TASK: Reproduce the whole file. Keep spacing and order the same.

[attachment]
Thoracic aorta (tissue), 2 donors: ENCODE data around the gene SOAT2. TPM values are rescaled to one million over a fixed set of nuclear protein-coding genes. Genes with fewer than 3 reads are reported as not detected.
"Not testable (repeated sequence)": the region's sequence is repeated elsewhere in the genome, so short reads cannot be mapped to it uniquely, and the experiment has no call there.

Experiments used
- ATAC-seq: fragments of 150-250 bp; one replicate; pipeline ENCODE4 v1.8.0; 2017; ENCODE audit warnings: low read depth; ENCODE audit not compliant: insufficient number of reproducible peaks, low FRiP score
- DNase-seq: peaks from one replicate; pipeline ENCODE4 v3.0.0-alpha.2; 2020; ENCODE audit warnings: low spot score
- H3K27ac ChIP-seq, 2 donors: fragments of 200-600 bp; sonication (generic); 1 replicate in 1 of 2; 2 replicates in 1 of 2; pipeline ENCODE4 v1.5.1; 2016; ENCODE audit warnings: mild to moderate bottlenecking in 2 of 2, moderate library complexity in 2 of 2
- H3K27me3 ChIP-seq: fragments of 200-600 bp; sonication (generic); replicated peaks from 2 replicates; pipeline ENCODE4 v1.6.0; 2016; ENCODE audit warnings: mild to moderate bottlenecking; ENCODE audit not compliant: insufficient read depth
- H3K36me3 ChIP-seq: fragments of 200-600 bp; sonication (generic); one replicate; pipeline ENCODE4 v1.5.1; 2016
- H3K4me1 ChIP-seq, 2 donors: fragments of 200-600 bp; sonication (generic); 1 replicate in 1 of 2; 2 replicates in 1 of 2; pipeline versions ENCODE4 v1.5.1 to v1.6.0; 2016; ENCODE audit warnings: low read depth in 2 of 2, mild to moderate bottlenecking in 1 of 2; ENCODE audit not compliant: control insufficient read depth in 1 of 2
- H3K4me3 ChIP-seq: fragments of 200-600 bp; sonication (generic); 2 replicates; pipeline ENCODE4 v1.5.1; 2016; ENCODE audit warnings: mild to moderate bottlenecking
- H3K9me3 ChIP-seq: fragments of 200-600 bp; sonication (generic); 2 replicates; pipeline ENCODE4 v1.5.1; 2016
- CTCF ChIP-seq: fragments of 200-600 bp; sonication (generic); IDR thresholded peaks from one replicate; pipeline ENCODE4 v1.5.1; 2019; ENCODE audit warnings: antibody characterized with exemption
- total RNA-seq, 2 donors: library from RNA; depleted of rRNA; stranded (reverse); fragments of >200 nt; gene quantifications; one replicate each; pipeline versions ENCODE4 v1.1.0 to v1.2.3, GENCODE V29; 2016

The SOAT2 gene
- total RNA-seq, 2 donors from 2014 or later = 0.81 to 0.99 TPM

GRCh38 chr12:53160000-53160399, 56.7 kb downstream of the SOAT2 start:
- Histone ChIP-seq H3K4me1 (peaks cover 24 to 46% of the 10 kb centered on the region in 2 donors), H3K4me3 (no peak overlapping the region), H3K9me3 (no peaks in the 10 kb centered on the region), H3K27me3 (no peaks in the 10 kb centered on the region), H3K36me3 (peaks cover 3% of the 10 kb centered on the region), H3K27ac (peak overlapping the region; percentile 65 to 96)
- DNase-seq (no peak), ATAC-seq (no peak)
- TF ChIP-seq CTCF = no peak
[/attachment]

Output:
Thoracic aorta (tissue), 2 donors: ENCODE data around the gene SOAT2. TPM values are rescaled to one million over a fixed set of nuclear protein-coding genes. Genes with fewer than 3 reads are reported as not detected.
"Not testable (repeated sequence)": the region's sequence is repeated elsewhere in the genome, so short reads cannot be mapped to it uniquely, and the experiment has no call there.

Experiments used
- ATAC-seq: fragments of 150-250 bp; one replicate; pipeline ENCODE4 v1.8.0; 2017; ENCODE audit warnings: low read depth; ENCODE audit not compliant: insufficient number of reproducible peaks, low FRiP score
- DNase-seq: peaks from one replicate; pipeline ENCODE4 v3.0.0-alpha.2; 2020; ENCODE audit warnings: low spot score
- H3K27ac ChIP-seq, 2 donors: fragments of 200-600 bp; sonication (generic); 1 replicate in 1 of 2; 2 replicates in 1 of 2; pipeline ENCODE4 v1.5.1; 2016; ENCODE audit warnings: mild to moderate bottlenecking in 2 of 2, moderate library complexity in 2 of 2
- H3K27me3 ChIP-seq: fragments of 200-600 bp; sonication (generic); replicated peaks from 2 replicates; pipeline ENCODE4 v1.6.0; 2016; ENCODE audit warnings: mild to moderate bottlenecking; ENCODE audit not compliant: insufficient read depth
- H3K36me3 ChIP-seq: fragments of 200-600 bp; sonication (generic); one replicate; pipeline ENCODE4 v1.5.1; 2016
- H3K4me1 ChIP-seq, 2 donors: fragments of 200-600 bp; sonication (generic); 1 replicate in 1 of 2; 2 replicates in 1 of 2; pipeline versions ENCODE4 v1.5.1 to v1.6.0; 2016; ENCODE audit warnings: low read depth in 2 of 2, mild to moderate bottlenecking in 1 of 2; ENCODE audit not compliant: control insufficient read depth in 1 of 2
- H3K4me3 ChIP-seq: fragments of 200-600 bp; sonication (generic); 2 replicates; pipeline ENCODE4 v1.5.1; 2016; ENCODE audit warnings: mild to moderate bottlenecking
- H3K9me3 ChIP-seq: fragments of 200-600 bp; sonication (generic); 2 replicates; pipeline ENCODE4 v1.5.1; 2016
- CTCF ChIP-seq: fragments of 200-600 bp; sonication (generic); IDR thresholded peaks from one replicate; pipeline ENCODE4 v1.5.1; 2019; ENCODE audit warnings: antibody characterized with exemption
- total RNA-seq, 2 donors: library from RNA; depleted of rRNA; stranded (reverse); fragments of >200 nt; gene quantifications; one replicate each; pipeline versions ENCODE4 v1.1.0 to v1.2.3, GENCODE V29; 2016

The SOAT2 gene
- total RNA-seq, 2 donors from 2014 or later = 0.81 to 0.99 TPM

GRCh38 chr12:53160000-53160399, 56.7 kb downstream of the SOAT2 start:
- Histone ChIP-seq H3K4me1 (peaks cover 24 to 46% of the 10 kb centered on the region in 2 donors), H3K4me3 (no peak overlapping the region), H3K9me3 (no peaks in the 10 kb centered on the region), H3K27me3 (no peaks in the 10 kb centered on the region), H3K36me3 (peaks cover 3% of the 10 kb centered on the region), H3K27ac (peak overlapping the region; percentile 65 to 96)
- DNase-seq (no peak), ATAC-seq (no peak)
- TF ChIP-seq CTCF = no peak